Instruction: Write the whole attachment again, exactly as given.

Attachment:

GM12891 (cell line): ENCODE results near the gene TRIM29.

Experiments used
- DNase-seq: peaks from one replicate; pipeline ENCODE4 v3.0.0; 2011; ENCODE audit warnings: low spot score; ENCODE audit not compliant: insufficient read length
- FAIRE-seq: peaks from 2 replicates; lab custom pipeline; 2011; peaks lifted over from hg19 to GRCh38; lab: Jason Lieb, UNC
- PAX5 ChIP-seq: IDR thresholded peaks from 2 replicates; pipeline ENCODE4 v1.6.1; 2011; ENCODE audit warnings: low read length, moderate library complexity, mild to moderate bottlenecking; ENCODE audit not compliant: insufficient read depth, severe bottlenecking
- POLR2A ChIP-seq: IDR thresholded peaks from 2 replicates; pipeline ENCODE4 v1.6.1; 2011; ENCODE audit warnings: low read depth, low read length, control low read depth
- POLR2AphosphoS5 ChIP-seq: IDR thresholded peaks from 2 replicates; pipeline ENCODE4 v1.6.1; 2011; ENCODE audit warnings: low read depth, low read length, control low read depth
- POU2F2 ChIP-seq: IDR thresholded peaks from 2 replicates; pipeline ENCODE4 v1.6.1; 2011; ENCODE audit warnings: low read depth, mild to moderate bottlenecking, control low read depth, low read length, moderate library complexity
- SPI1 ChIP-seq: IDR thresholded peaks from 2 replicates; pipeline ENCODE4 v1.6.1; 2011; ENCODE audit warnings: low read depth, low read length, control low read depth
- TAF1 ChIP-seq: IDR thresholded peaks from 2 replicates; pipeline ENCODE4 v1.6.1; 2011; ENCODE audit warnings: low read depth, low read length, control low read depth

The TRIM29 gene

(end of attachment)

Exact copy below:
GM12891 (cell line): ENCODE results near the gene TRIM29.

Experiments used
- DNase-seq: peaks from one replicate; pipeline ENCODE4 v3.0.0; 2011; ENCODE audit warnings: low spot score; ENCODE audit not compliant: insufficient read length
- FAIRE-seq: peaks from 2 replicates; lab custom pipeline; 2011; peaks lifted over from hg19 to GRCh38; lab: Jason Lieb, UNC
- PAX5 ChIP-seq: IDR thresholded peaks from 2 replicates; pipeline ENCODE4 v1.6.1; 2011; ENCODE audit warnings: low read length, moderate library complexity, mild to moderate bottlenecking; ENCODE audit not compliant: insufficient read depth, severe bottlenecking
- POLR2A ChIP-seq: IDR thresholded peaks from 2 replicates; pipeline ENCODE4 v1.6.1; 2011; ENCODE audit warnings: low read depth, low read length, control low read depth
- POLR2AphosphoS5 ChIP-seq: IDR thresholded peaks from 2 replicates; pipeline ENCODE4 v1.6.1; 2011; ENCODE audit warnings: low read depth, low read length, control low read depth
- POU2F2 ChIP-seq: IDR thresholded peaks from 2 replicates; pipeline ENCODE4 v1.6.1; 2011; ENCODE audit warnings: low read depth, mild to moderate bottlenecking, control low read depth, low read length, moderate library complexity
- SPI1 ChIP-seq: IDR thresholded peaks from 2 replicates; pipeline ENCODE4 v1.6.1; 2011; ENCODE audit warnings: low read depth, low read length, control low read depth
- TAF1 ChIP-seq: IDR thresholded peaks from 2 replicates; pipeline ENCODE4 v1.6.1; 2011; ENCODE audit warnings: low read depth, low read length, control low read depth

The TRIM29 gene